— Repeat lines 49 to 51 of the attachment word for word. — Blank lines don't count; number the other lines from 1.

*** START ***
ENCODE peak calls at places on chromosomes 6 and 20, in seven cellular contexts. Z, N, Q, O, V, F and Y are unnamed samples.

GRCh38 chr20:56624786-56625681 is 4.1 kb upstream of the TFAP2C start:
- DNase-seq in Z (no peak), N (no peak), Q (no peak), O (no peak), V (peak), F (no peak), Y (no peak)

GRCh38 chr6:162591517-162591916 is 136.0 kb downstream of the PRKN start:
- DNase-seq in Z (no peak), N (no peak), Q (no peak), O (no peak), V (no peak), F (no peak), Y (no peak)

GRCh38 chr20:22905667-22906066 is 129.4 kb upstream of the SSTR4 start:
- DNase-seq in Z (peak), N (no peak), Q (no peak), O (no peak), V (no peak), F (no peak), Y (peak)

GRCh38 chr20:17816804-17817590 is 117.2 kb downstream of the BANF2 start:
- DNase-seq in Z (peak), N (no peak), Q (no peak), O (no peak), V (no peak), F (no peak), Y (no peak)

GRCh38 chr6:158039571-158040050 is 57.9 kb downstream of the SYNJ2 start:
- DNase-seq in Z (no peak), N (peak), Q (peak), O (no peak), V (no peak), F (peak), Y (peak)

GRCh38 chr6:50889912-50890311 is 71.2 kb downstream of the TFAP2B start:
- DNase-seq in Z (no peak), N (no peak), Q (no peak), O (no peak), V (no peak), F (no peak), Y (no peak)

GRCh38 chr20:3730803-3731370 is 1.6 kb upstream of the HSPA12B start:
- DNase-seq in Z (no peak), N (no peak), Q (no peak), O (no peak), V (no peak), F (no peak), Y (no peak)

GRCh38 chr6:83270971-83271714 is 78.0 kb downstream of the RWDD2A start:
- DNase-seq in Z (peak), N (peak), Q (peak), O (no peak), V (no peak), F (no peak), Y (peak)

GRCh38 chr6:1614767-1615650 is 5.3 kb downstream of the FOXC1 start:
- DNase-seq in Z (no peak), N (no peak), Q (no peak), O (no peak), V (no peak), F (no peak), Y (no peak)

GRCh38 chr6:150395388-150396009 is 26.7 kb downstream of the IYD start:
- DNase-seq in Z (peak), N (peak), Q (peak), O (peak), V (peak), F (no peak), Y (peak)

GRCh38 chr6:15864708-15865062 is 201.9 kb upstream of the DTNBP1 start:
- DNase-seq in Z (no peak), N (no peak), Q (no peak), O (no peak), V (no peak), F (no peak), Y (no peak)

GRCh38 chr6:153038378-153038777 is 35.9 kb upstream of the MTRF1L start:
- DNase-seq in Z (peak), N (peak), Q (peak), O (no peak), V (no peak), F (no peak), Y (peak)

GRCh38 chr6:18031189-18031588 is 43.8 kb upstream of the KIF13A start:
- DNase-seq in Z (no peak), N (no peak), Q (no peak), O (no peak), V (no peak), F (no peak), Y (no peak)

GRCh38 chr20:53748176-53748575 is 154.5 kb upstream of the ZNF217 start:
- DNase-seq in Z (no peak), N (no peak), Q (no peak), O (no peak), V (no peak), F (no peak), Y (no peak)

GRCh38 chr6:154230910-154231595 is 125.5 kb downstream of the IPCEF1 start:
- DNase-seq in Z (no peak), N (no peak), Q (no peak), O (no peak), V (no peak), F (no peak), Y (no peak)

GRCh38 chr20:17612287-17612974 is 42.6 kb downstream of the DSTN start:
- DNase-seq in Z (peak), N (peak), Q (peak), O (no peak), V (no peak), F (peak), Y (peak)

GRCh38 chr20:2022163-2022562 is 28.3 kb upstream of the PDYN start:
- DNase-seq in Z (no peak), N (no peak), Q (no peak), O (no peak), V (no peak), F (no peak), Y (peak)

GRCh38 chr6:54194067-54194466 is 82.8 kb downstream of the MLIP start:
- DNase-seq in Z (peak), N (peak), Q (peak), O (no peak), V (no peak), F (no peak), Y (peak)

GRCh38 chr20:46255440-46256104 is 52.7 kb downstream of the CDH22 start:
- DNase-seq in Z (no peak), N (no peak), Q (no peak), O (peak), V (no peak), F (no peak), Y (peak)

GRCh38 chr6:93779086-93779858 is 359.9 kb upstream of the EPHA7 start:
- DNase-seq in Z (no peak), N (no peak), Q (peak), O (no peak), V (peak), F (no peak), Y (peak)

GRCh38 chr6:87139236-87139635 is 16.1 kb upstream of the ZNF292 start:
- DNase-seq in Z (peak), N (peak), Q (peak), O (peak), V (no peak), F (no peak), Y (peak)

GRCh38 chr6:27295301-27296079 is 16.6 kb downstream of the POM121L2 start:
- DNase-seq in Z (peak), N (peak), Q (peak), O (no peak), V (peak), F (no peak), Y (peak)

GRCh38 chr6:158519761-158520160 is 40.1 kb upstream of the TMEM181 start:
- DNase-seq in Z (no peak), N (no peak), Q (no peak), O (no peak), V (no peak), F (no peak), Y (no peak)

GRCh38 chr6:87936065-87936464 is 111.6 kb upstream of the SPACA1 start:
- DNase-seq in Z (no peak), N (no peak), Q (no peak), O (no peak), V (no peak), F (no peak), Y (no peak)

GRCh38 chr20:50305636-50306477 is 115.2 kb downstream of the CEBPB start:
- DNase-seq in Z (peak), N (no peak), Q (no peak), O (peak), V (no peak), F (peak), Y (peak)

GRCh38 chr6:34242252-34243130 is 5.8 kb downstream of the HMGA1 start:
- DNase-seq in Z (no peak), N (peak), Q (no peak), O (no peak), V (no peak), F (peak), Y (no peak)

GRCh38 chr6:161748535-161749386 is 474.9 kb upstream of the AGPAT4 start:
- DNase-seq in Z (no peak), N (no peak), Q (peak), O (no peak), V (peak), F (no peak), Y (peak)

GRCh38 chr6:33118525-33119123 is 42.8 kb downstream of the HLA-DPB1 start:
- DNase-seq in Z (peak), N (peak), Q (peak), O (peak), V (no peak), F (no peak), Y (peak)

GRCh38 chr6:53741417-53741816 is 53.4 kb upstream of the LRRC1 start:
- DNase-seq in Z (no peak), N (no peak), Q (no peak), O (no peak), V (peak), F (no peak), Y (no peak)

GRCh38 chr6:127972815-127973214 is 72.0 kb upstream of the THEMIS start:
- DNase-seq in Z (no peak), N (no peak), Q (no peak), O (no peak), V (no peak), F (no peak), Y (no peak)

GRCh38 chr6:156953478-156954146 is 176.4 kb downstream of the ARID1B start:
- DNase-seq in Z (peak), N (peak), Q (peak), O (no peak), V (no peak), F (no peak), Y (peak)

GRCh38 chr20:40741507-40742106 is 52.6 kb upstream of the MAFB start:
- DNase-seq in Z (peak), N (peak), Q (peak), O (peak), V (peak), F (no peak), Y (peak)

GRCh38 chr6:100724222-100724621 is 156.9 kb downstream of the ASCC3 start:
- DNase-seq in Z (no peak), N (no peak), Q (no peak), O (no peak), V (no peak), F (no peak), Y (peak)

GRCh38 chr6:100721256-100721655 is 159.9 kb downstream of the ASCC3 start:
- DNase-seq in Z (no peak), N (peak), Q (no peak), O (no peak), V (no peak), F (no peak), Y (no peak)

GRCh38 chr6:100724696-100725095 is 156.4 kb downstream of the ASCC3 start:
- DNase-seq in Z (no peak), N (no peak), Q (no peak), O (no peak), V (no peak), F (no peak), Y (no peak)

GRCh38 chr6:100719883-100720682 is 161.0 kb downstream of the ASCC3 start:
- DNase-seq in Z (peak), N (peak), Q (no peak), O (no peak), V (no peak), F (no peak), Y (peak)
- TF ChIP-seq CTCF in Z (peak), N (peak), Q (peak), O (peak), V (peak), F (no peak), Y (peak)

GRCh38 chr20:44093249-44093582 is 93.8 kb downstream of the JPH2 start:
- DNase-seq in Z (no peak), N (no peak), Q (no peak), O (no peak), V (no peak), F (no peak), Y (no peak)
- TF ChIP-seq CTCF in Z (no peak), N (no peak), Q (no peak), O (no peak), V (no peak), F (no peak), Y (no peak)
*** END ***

- DNase-seq in Z (no peak), N (no peak), Q (no peak), O (no peak), V (no peak), F (no peak), Y (no peak)

GRCh38 chr20:50305636-50306477 is 115.2 kb downstream of the CEBPB start:
- DNase-seq in Z (peak), N (no peak), Q (no peak), O (peak), V (no peak), F (peak), Y (peak)